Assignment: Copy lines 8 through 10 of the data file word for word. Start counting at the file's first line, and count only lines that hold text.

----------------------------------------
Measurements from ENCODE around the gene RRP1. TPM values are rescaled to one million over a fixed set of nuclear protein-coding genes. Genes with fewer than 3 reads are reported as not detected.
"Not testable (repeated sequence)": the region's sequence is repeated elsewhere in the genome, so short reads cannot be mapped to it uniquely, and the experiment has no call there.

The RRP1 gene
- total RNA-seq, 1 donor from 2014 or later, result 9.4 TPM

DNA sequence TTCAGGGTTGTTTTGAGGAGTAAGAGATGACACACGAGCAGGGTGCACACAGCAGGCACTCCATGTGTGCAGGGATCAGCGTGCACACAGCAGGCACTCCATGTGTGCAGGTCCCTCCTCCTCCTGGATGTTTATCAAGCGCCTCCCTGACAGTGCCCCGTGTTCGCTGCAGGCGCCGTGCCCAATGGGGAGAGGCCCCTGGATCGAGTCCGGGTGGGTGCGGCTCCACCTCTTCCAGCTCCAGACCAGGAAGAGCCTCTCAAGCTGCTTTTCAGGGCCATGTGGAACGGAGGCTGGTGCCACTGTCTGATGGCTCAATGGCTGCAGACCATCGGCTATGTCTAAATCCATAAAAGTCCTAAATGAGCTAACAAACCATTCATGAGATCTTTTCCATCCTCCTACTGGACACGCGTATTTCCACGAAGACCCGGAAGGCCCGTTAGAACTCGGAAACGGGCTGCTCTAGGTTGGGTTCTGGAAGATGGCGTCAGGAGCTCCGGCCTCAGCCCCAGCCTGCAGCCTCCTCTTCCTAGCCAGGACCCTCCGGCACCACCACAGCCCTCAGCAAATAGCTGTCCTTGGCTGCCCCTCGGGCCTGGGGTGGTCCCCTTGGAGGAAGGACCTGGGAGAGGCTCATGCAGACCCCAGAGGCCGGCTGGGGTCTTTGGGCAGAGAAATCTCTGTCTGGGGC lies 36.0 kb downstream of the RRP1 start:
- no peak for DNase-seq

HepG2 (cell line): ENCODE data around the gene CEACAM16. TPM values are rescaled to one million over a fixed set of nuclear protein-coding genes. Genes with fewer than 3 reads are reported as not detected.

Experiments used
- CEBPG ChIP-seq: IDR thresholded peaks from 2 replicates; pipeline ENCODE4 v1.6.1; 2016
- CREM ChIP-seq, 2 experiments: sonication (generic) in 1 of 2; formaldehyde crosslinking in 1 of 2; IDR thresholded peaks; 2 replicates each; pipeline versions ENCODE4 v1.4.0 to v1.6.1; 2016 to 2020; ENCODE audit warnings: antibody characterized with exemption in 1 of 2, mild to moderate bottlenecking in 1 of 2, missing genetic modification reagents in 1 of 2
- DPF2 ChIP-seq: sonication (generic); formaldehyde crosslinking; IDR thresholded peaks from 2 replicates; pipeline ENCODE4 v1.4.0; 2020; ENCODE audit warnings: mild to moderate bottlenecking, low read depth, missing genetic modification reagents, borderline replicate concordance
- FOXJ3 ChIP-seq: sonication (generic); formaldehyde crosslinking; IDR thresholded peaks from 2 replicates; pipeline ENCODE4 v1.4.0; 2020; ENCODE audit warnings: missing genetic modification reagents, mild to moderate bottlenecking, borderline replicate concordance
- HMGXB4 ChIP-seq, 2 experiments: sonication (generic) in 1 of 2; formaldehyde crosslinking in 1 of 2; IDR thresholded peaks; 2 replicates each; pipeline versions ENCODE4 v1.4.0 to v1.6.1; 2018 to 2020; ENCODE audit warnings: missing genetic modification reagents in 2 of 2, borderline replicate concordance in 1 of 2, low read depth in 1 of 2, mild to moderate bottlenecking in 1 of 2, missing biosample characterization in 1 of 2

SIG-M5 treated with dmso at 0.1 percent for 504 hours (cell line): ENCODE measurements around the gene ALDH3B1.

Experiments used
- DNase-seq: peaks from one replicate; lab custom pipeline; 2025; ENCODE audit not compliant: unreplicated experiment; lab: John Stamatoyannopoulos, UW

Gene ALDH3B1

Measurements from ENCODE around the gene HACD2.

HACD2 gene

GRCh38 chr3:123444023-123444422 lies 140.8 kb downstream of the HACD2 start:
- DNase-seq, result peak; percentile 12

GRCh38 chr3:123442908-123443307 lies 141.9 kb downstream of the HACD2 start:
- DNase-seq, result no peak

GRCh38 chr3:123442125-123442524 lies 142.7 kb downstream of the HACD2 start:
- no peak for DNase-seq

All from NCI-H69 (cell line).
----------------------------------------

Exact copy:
Experiments used
- CEBPG ChIP-seq: IDR thresholded peaks from 2 replicates; pipeline ENCODE4 v1.6.1; 2016
- CREM ChIP-seq, 2 experiments: sonication (generic) in 1 of 2; formaldehyde crosslinking in 1 of 2; IDR thresholded peaks; 2 replicates each; pipeline versions ENCODE4 v1.4.0 to v1.6.1; 2016 to 2020; ENCODE audit warnings: antibody characterized with exemption in 1 of 2, mild to moderate bottlenecking in 1 of 2, missing genetic modification reagents in 1 of 2